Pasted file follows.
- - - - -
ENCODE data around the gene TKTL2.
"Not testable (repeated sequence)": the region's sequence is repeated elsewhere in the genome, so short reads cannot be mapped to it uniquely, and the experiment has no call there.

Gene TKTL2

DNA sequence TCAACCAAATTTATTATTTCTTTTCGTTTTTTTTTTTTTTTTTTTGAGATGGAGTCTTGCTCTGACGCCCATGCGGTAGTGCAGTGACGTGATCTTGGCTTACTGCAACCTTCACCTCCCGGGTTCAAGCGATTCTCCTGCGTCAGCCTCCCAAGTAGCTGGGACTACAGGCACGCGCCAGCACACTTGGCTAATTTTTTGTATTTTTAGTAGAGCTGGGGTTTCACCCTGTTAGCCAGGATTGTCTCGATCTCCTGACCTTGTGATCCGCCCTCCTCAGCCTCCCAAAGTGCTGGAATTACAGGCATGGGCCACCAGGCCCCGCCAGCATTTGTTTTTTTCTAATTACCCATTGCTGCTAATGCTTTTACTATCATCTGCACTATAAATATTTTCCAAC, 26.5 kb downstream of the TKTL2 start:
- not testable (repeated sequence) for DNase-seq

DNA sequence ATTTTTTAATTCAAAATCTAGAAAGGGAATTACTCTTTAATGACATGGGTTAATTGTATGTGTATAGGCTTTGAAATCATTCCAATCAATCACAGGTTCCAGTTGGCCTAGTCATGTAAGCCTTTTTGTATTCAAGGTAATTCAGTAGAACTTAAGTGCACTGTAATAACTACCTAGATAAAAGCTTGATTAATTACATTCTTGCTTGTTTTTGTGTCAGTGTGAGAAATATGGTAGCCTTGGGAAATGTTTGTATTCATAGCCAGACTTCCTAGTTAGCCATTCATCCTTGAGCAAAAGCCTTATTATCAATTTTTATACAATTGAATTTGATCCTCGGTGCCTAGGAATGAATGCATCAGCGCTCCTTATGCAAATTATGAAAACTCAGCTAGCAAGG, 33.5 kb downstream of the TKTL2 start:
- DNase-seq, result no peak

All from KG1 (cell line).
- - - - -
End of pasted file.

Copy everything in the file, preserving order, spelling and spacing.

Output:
ENCODE data around the gene TKTL2.
"Not testable (repeated sequence)": the region's sequence is repeated elsewhere in the genome, so short reads cannot be mapped to it uniquely, and the experiment has no call there.

Gene TKTL2

DNA sequence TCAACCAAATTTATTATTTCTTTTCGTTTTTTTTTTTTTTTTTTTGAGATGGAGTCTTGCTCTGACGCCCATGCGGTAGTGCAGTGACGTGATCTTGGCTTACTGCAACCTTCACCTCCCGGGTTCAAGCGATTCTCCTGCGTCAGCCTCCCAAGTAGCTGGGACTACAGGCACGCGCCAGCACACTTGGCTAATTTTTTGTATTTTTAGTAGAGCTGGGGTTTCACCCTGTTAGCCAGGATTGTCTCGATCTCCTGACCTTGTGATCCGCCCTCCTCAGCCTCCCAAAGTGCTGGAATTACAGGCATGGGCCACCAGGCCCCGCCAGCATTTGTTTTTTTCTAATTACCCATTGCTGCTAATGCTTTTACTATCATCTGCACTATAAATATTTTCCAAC, 26.5 kb downstream of the TKTL2 start:
- not testable (repeated sequence) for DNase-seq

DNA sequence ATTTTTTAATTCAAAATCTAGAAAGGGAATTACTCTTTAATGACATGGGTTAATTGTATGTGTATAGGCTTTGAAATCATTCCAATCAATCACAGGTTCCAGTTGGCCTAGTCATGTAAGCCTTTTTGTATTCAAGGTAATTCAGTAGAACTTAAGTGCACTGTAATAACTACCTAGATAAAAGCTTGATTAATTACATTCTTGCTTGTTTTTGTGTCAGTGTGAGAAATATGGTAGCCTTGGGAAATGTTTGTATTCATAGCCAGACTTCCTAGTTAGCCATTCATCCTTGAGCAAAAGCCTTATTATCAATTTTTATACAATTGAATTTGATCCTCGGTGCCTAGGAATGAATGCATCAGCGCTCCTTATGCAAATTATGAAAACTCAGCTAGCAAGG, 33.5 kb downstream of the TKTL2 start:
- DNase-seq, result no peak

All from KG1 (cell line).